The words have apparently inspired some Republican legislators to come to terms with the truth of President-elect Joe Biden's election win. "With today's decision by Judge Matthew Brann, a longtime conservative Republican whom I know to be a fair and unbiased jurist, to dismiss the Trump campaign's lawsuit, President Trump has exhausted all plausible legal options to challenge the result of the presidential race in Pennsylvania," Sen. Pat Toomey of Pennsylvania said in a statement Saturday.

Toomey continued in the statement:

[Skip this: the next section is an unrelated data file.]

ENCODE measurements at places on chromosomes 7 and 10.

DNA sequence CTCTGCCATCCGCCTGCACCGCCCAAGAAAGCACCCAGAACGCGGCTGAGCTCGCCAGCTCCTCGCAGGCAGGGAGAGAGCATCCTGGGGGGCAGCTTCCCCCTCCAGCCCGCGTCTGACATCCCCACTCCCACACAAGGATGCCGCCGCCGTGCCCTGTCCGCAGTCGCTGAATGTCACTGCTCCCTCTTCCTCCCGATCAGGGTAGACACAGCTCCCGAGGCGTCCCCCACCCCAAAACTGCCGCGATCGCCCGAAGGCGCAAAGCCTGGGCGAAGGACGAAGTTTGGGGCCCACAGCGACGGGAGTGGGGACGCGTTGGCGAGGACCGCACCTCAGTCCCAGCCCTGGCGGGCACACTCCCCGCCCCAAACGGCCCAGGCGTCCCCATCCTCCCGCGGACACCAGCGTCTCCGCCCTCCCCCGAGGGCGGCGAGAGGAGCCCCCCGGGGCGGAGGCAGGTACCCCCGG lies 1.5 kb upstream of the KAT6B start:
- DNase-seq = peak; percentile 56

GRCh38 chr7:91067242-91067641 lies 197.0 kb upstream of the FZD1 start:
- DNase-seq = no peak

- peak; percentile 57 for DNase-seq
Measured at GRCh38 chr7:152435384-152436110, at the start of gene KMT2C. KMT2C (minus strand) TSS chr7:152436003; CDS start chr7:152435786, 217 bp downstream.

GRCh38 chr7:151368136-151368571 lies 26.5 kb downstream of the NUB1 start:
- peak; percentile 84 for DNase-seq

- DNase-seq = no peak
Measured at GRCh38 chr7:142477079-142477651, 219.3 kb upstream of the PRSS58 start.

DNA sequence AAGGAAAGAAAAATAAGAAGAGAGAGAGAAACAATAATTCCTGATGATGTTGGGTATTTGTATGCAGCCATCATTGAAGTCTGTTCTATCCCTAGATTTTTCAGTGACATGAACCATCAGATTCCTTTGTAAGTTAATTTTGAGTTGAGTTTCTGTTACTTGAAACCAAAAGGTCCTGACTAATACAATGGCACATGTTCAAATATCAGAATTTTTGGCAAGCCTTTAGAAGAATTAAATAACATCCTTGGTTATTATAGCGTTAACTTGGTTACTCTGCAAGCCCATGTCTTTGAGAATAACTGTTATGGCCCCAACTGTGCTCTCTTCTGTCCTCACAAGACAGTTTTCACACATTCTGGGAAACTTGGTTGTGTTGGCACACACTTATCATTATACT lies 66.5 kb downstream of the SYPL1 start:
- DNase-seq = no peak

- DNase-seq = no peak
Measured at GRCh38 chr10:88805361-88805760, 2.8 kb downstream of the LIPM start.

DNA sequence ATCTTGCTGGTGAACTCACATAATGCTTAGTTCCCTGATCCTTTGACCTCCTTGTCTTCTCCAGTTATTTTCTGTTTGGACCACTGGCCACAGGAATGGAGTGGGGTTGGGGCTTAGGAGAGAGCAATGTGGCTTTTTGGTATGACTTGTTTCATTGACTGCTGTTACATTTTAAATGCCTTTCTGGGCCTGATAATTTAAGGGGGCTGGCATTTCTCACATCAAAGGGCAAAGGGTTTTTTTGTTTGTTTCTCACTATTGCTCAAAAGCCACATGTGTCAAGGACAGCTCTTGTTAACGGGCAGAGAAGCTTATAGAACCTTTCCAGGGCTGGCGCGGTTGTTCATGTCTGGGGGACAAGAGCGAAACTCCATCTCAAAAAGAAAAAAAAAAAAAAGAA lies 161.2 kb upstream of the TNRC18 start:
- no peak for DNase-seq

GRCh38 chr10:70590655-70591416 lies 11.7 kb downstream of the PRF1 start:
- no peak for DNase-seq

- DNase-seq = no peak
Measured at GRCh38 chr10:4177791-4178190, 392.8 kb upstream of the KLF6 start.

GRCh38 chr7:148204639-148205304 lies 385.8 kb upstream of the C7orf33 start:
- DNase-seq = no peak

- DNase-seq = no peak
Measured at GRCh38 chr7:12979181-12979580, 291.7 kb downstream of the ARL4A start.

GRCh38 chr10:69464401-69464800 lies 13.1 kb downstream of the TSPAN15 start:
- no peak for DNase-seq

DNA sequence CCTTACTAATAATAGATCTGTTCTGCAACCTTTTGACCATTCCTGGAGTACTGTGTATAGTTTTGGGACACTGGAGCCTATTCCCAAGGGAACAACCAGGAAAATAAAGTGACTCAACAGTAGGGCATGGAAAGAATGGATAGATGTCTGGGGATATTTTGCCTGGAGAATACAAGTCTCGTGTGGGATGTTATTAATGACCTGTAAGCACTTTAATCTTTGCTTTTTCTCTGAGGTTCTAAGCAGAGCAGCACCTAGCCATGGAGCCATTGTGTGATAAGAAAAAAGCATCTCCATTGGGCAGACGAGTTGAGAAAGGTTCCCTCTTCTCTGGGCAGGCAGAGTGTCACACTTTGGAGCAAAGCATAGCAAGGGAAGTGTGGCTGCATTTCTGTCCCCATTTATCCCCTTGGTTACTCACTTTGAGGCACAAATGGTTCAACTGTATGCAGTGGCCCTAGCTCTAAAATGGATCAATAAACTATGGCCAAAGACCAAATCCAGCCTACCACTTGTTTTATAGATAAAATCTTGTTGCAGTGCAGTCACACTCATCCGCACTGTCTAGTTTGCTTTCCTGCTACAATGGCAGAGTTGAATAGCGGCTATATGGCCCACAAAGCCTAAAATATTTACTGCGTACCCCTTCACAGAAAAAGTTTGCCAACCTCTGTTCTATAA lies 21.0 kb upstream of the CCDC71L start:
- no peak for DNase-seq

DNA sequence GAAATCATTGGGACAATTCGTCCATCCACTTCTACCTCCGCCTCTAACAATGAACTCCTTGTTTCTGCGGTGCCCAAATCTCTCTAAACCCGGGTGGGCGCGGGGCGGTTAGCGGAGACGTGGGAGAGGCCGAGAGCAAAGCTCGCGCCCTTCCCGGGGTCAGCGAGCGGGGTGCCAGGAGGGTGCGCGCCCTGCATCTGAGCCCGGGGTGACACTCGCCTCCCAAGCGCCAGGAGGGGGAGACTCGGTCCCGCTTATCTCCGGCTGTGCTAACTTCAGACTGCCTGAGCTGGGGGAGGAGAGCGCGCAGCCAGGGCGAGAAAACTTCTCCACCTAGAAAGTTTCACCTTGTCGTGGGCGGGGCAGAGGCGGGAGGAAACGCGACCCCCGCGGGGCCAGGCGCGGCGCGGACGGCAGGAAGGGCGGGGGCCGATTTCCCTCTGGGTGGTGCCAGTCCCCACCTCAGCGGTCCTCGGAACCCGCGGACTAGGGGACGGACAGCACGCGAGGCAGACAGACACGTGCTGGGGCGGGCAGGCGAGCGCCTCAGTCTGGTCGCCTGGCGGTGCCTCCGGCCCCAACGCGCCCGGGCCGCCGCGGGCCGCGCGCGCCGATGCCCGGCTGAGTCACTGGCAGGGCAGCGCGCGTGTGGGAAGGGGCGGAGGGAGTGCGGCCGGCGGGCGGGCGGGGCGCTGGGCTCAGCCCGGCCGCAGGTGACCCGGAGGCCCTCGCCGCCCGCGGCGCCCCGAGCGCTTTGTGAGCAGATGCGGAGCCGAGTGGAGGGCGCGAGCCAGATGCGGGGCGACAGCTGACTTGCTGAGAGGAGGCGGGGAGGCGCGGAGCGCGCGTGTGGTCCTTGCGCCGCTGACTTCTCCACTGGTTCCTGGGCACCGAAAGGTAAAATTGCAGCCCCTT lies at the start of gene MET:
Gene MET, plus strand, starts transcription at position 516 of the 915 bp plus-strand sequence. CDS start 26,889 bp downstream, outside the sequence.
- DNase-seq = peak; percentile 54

"This ruling follows a series of procedural losses for President Trump's campaign. On Friday, the state of Georgia certified the victory of Joe Biden after a hand recount of paper ballots confirmed the conclusion of the initial electronic count. Michigan lawmakers rejected the apparent attempt by President Trump to thwart the will of Michigan voters and select an illegitimate slate of electoral college electors. These developments, together with the outcomes in the rest of the nation, confirm that Joe Biden won the 2020 election and will become the 46th President of the United States."I congratulate President-elect Biden and Vice President-elect Kamala Harris on their victory. They are both dedicated public servants and I will be praying for them and for our country. Unsurprisingly, I have significant policy disagreements with the President-elect. However, as I have done throughout my career, I will seek to work across the aisle with him and his administration, especially on those areas where we may agree, such as continuing our efforts to combat COVID-19, breaking down barriers to expanding trade, supporting the men and women of our armed forces, and keeping guns out of the hands of violent criminals and the dangerously mentally ill. "